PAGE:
The banking, financial and insurance (BFSI) sector has built its legacy on being able to successfully mitigate risks in order to provide their much-needed services to consumers. Unfortunately, risks such as identity theft and payment fraud are evolving at an unprecedented rate, making it very hard for the BFSI sector to protect its customers using its legacy practices. Practices such as physical cards, passwords and PINs for access are no match for today’s cybercriminal. More than most industries, the BFSI sector must take into consideration the implementation of technology that can help them effectively navigate digitization while still providing security.  

The risks impacting the BFSI sector

As businesses increasingly depend on electronic data and computer networks to conduct their daily operations, a growing amount of personal and financial information is being transferred and stored online. Even though this has been incredibly convenient for users, online data storage can leave individuals exposed to privacy violations, thus incurring huge liability charges for the BFSI sector. Data and security breaches can be extremely costly with the average attack cost rising to $4.24 million in 2021, up from $3.86 million in 2020. The Identity Theft Research Center (ITRC) reports a 17% increase in U.S. business data breaches in the first three quarters of 2021 compared with the 2020 total. There were 1,291 breaches, January to September 2021, compared with 1,108 in 2020. These breaches can then lead to identity theft.  

With every data breach, millions of individuals are impacted. In 2020, identity theft cost U.S. consumers $56 billion. An estimated 49 million people were victims of identity theft in 2020, meaning that more than 33% of Americans have been victims of identity theft. Unfortunately, with identity theft comes insurmountable financial loss. A 2016 study found that identity theft resulted in up to 20% of all credit losses for a total of $6 billion loss. That number rose to $13 billion 2021. Research has found that each instance of identity theft costs financial institutions between $10,000 – $15,000.  Oftentimes, fraudulent purchases made using stolen credit or debit card information are covered by the bank or company issuing the card. Sometimes, though, money that’s stolen through other means such as wire fraud or fake money orders or cashier’s checks can be more difficult to recover. Also, if time has passed and the victim doesn’t notice the fraud in a timely manner, the chance of recovering the stolen money greatly decreases.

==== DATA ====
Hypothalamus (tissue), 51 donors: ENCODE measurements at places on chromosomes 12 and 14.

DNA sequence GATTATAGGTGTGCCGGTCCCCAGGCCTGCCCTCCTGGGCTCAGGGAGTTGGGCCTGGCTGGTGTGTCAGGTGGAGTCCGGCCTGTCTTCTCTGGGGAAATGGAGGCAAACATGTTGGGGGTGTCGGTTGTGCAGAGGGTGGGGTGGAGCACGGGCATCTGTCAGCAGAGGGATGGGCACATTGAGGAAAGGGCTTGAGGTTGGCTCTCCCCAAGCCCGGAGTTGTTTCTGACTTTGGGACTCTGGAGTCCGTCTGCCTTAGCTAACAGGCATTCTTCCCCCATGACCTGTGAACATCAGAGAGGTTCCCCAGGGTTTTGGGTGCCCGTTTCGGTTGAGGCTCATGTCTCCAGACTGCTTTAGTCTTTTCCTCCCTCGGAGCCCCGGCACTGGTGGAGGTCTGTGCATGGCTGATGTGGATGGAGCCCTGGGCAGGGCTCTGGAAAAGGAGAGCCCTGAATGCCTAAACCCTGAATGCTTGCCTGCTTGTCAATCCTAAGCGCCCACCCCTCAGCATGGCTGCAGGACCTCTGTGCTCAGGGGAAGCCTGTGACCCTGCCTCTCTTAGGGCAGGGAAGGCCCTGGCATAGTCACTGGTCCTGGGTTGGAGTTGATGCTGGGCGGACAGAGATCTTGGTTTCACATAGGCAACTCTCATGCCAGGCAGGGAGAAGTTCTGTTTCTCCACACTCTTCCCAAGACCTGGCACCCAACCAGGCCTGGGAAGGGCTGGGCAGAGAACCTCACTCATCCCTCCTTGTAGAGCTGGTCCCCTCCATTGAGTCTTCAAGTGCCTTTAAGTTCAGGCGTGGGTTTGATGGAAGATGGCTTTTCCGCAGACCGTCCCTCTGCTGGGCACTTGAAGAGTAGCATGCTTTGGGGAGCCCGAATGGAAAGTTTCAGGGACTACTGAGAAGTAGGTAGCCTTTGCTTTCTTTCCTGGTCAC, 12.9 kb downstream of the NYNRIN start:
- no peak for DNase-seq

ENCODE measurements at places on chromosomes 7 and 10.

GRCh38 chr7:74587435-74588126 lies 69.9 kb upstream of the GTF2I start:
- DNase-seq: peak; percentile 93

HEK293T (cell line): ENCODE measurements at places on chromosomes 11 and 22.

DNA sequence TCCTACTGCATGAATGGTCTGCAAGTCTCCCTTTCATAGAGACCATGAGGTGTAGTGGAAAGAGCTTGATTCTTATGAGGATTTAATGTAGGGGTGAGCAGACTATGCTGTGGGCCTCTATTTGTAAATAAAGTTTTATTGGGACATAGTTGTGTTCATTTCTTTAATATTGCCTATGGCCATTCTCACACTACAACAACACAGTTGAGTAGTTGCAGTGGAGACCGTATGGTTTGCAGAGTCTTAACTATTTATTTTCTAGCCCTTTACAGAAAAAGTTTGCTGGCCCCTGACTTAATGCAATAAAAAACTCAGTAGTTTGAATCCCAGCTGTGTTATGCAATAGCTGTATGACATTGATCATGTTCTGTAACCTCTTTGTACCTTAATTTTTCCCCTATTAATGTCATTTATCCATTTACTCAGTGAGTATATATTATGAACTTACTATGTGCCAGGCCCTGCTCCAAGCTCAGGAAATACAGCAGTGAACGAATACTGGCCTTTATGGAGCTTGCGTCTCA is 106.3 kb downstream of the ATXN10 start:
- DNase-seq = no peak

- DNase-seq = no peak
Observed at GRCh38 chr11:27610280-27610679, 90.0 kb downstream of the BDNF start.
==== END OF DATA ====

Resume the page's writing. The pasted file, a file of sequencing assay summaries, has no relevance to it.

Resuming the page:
Another costly risk for financial services is payment card fraud. Payment card fraud can be a direct effect of data beaches. Cybercriminals use leaked personal identification information to make card-not-present transactions or CNP. A 2018 study from the Federal Reserve showed that card-present fraud in the U.S. declined from $3.68 billion in 2015 to $2.91 billion in 2016, while e-commerce and card not present fraud jumped from $3.4 billion to $4.57 billion during the same period. The consequences for CNP transaction fraud are astronomical for both financial institutions and consumers.  

Reduce rates of identity theft and payment fraud

The rising rates and occurrences of data breaches, identity theft and payment card fraud are worrisome for leaders in the BFSI sector. This sector needs to enhance security for themselves and their consumers while adhering to federal laws and regulations. Additionally, COVID-19 has increased the demand for contactless payments, meaning digital solutions are here to stay. The consumer will inherently be more loyal to brands that can meet their needs.  

The key to mitigating risks associated with financial services is prevention. The BFSI sector needs to be able to ensure secure transactions while avoiding the financial repercussions associated with fraud. Biometric adoption has accelerated within the past several years and today, biometrics are the gold standard for secure authentication and identity proofing. Streamlining facial recognition or voice authentication into the payment process will ensure secure authentication for card-not-present transactions. If the credit card information is being used by an unauthorized individual, biometric technology will be able to stop the payment from being authorized.   

Streamline biometrics for risk management in BFSI sector

The BFSI sector is no stranger to biometric technology, with many key players offering branchless banking and selfie onboarding.  Streamlining the technology has already proven its worth and can solve other issues in the financial sector. The industry is dealing with the heavy financial burden that comes with data breaches, identity theft and payment card fraud. In order to mitigate these risks, the BFSI sector will have to turn to stronger authentication methods to protect themselves and their customers.  

For leaders looking to manage these risks, Aware has two solid offerings. For example, Aware’s Knomi® mobile biometric authentication framework is a robust choice. Knomi uses mobile devices to conduct biometric enrollment and authentication with a simple selfie. Its advanced security checks can authenticate driver’s licenses and passports and use leading liveness detection to ensure spoof-resistant biometric facial matching between live and printed images.  For businesses looking to tackle payment fraud, Aware’s recently acquiredFortressID platform is a robust option. Fortress Identity provides a unified, cost-effective platform that enables you to verify IDs from 195 countries and continuously KYC (know your customer) from beginning to end. The platform combines onboarding validation, compliance, and due diligence, with biometric multifactor authentication that eliminates passwords and enhances the entire user experience.  

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